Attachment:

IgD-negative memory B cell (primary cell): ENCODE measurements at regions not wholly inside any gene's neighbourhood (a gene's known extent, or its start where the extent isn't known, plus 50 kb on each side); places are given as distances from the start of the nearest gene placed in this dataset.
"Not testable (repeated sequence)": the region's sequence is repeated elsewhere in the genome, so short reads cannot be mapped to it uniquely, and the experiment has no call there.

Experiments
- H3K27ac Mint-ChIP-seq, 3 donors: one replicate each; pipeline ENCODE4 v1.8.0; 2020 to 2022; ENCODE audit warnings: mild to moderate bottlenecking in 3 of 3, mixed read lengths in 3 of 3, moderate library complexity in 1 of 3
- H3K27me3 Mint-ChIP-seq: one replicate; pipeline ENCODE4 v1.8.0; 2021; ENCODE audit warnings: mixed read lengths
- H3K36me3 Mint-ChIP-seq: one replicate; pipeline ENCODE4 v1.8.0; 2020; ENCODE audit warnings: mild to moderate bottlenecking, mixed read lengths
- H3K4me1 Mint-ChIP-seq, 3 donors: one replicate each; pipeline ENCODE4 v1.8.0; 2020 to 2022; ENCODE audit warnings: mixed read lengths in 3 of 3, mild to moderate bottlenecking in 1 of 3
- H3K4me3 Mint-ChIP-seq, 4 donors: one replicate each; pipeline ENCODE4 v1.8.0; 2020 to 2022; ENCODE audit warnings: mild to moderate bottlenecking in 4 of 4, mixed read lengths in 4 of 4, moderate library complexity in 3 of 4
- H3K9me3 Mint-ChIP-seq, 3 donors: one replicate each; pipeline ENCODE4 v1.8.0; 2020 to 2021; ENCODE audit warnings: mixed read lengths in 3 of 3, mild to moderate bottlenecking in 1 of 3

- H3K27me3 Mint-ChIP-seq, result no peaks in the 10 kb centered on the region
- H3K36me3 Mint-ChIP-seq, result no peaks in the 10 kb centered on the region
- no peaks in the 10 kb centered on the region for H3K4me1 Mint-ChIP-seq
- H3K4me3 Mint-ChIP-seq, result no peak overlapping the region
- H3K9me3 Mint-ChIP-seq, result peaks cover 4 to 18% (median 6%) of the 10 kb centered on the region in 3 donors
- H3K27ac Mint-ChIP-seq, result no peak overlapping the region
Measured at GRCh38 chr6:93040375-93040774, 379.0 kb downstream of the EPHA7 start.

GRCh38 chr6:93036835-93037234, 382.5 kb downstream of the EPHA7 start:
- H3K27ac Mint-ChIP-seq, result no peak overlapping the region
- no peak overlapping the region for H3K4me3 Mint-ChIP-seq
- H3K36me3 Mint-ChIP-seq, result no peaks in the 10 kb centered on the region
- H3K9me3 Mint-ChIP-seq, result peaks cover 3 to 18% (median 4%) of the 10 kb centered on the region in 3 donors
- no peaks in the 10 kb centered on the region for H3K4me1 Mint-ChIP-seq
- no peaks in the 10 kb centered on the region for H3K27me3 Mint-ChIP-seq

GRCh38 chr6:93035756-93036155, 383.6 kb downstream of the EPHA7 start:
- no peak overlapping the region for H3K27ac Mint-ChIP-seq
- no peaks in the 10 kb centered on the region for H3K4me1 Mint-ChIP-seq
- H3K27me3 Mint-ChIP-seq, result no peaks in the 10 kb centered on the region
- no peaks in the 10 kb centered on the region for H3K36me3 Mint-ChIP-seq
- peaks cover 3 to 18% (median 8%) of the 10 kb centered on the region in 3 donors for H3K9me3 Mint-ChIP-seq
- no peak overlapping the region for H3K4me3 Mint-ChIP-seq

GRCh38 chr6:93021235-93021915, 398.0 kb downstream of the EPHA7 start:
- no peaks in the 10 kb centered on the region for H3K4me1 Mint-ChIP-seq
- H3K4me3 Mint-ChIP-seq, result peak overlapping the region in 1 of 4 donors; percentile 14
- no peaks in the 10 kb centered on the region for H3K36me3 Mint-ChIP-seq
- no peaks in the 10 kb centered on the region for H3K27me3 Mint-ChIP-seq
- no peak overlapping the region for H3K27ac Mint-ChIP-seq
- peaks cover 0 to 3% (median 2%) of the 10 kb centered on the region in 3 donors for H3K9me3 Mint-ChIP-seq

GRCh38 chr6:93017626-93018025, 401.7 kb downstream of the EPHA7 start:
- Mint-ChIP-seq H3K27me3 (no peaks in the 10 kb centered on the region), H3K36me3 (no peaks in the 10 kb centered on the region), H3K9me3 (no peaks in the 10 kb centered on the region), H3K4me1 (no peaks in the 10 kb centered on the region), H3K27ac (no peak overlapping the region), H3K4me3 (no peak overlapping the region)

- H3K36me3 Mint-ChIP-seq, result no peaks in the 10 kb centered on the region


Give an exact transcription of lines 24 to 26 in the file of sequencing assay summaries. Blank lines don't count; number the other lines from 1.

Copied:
GRCh38 chr6:93035756-93036155, 383.6 kb downstream of the EPHA7 start:
- no peak overlapping the region for H3K27ac Mint-ChIP-seq
- no peaks in the 10 kb centered on the region for H3K4me1 Mint-ChIP-seq